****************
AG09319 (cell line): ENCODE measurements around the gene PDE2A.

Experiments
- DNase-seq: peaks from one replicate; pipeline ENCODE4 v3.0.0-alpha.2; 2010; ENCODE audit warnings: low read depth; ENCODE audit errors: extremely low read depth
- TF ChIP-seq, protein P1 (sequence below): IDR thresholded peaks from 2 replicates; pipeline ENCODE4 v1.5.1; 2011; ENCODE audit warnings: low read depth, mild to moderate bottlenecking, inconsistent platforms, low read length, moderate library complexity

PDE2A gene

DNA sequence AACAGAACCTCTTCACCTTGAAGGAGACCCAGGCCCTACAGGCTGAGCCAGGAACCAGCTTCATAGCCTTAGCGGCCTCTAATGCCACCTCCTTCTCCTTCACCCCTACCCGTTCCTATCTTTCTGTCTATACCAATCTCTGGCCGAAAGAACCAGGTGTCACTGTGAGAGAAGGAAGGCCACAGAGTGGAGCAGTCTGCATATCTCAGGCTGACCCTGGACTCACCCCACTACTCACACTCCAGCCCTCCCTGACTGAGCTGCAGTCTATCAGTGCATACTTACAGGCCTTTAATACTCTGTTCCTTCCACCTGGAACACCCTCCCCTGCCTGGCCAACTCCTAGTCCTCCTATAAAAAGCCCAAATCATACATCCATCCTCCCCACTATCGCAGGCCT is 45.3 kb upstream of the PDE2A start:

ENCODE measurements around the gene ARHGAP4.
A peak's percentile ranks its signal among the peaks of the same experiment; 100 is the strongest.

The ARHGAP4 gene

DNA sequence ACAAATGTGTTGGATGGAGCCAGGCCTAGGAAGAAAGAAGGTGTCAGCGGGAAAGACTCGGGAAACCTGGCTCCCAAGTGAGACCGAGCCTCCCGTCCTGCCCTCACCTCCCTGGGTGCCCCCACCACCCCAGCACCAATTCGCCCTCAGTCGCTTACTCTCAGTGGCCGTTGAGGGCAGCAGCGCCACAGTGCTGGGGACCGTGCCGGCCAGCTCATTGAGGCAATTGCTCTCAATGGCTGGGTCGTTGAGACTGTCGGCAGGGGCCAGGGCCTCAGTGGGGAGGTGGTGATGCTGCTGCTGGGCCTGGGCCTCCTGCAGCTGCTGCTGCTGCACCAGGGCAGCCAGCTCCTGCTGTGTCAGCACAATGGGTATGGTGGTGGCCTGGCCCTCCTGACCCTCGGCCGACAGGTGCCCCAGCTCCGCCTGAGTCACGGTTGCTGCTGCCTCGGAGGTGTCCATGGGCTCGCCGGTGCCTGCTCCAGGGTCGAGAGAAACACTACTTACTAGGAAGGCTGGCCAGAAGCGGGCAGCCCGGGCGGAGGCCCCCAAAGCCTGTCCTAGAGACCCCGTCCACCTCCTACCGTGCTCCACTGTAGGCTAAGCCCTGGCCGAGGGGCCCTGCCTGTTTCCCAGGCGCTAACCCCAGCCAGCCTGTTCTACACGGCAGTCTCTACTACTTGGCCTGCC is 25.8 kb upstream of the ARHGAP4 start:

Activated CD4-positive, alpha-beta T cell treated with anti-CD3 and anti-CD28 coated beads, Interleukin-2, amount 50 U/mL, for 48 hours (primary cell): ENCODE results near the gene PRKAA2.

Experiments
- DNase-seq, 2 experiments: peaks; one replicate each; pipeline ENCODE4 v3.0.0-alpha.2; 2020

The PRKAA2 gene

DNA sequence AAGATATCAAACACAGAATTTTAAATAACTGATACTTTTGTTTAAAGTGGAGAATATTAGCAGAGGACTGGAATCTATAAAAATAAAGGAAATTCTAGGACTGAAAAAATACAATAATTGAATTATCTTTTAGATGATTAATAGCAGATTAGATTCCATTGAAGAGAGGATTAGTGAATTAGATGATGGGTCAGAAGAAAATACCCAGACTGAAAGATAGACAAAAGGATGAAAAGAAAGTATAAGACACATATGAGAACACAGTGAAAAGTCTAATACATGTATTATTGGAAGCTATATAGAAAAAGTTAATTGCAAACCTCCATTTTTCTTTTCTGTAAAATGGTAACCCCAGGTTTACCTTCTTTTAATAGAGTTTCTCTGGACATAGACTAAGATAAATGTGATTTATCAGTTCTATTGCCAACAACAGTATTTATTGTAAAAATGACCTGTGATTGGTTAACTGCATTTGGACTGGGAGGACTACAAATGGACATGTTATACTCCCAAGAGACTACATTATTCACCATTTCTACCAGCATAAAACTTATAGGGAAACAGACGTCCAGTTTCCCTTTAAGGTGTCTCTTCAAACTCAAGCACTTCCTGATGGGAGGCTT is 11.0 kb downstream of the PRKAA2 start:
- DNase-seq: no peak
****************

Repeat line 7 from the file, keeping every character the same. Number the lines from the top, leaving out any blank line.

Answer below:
ENCODE measurements around the gene ARHGAP4.